Teaching involves the use of various techniques in order to convey meaning for the students. The available methods that are available are highly varied. In this post, we will look at the use of examples and nonexamples in providing meaning for students.
The term many of us are probably familiar with is example. In education, examples represent an idea or concept that a teacher is trying to teach their students.For example (no pun intended), if a teacher is trying to explain vocabulary they may use several different illustrations to explain the word. Consider the example below.
Teacher: Today’s vocab word is convoluted. Convoluted means something that is complicated. For example, the human body is very convoluted with all of its cells and systems.
This example above brief an illustration of the use of examples. Examples provide synonyms or other means of similarity with the unclear concept. Therefore, an example is always like or similar to whatever it is an example of.
Nonexamples are, as you can tell, the opposite of examples.Where examples provide an instance of similarity, nonexamples provide an instance of contrast. Below is the same situation with the use of convoluted is a sentence but this time the teacher shows the meaning through employing a nonexample.
Teacher: Today’s vocab word is convoluted. Convoluted means something that is complicated. Something that is not convoluted would be a rock or a ladder.
The example in the last sentence is an example of what convoluted is not. The contrast helps students to envision what the word is not and to develop their own ideas of what the word is.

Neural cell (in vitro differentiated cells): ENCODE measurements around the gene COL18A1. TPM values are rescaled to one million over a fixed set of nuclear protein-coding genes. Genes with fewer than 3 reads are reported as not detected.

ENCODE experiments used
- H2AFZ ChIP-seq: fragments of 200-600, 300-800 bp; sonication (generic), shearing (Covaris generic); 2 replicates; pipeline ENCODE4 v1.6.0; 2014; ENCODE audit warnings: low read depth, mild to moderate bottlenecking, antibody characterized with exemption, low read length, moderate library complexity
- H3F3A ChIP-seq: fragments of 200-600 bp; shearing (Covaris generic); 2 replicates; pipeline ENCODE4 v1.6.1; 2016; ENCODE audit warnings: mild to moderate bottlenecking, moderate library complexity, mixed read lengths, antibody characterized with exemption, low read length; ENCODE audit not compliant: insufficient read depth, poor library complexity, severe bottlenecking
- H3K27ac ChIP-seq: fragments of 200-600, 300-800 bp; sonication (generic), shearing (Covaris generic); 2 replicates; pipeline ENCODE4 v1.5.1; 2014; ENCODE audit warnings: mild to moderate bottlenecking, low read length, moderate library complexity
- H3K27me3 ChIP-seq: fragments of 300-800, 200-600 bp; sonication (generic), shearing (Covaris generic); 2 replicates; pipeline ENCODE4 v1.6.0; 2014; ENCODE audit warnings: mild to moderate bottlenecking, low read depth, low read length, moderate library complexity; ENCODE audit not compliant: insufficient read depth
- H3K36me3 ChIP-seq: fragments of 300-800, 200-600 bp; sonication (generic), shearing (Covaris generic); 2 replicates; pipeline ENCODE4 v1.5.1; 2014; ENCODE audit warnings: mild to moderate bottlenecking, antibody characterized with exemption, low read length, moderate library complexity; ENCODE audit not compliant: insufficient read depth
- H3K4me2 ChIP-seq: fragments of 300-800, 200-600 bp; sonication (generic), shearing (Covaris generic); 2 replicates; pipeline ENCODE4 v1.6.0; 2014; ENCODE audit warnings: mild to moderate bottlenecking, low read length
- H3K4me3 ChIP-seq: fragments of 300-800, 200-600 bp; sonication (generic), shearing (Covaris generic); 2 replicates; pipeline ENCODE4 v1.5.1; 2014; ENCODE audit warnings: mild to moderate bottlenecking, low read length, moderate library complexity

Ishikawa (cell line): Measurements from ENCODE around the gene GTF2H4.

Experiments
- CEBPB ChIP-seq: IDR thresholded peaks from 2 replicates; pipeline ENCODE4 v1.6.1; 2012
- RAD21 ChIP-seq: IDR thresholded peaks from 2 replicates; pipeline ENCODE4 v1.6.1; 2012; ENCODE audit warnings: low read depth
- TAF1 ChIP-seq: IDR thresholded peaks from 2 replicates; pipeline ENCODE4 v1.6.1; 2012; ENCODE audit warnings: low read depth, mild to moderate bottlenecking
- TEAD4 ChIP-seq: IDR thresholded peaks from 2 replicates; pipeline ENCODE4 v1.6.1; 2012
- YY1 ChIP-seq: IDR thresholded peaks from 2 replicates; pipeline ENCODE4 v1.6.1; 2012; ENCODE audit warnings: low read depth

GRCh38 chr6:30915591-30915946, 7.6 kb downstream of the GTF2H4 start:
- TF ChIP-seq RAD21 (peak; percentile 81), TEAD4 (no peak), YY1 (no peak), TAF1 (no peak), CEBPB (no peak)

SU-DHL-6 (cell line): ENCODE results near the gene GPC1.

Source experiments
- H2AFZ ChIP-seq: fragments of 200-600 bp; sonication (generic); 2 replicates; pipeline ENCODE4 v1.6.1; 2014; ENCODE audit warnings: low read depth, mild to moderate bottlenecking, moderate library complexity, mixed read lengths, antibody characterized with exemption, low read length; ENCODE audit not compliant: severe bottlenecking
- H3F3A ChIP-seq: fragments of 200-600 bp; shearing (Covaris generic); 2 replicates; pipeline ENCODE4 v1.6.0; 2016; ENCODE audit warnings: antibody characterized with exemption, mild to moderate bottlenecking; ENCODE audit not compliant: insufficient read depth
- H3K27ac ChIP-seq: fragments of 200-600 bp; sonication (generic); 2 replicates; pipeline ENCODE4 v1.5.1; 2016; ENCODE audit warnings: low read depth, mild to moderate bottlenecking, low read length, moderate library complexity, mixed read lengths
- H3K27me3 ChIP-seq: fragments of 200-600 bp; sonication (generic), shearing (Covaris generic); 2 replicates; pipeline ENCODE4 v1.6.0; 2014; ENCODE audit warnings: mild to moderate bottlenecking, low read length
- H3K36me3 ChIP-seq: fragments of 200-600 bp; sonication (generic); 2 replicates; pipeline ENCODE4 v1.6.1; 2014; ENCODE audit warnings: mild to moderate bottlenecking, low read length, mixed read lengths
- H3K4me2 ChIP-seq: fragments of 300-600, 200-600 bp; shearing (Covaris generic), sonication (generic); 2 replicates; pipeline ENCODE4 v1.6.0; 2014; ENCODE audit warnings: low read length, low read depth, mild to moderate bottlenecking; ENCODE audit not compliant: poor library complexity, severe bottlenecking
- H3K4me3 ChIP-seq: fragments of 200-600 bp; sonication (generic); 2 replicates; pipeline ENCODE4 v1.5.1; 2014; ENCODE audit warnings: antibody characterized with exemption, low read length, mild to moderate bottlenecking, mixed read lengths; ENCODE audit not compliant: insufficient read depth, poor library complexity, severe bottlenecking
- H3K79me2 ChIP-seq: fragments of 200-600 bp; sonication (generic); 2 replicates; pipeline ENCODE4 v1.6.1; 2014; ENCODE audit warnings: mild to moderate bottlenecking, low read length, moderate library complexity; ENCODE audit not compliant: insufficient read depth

Teaching Ideas for Examples and Nonexamples
Depending on the teaching method there are many practical ways to use examples and nonexamples. If direct instruction is used, it would be the teacher who provides the examples and nonexamples. If indirect instruction is employed, the students create the examples and none examples. In cooperative or inquiry classrooms, small groups develop examples and nonexamples.
For whatever reason, it is normally easier to develop examples rather than develop non-examples. The mind seems better adapted at seeing similarities rather than differences. For this reason, challenging students to develop nonexamples, may stretch their thinking more.
As a teacher, it is probably best to develop examples and nonexamples before teaching that are consistent with the goals and objectives of the learning experience. It’s difficult to create great teaching strategies while in front of the students. A methodological approach to developing teaching tools is always valuable.
Examples and nonexamples are tools that most teachers have been using without perhaps knowing it. This is especially true for examples. However, understanding how and why the tools work is highly beneficial in inspiring informed practice.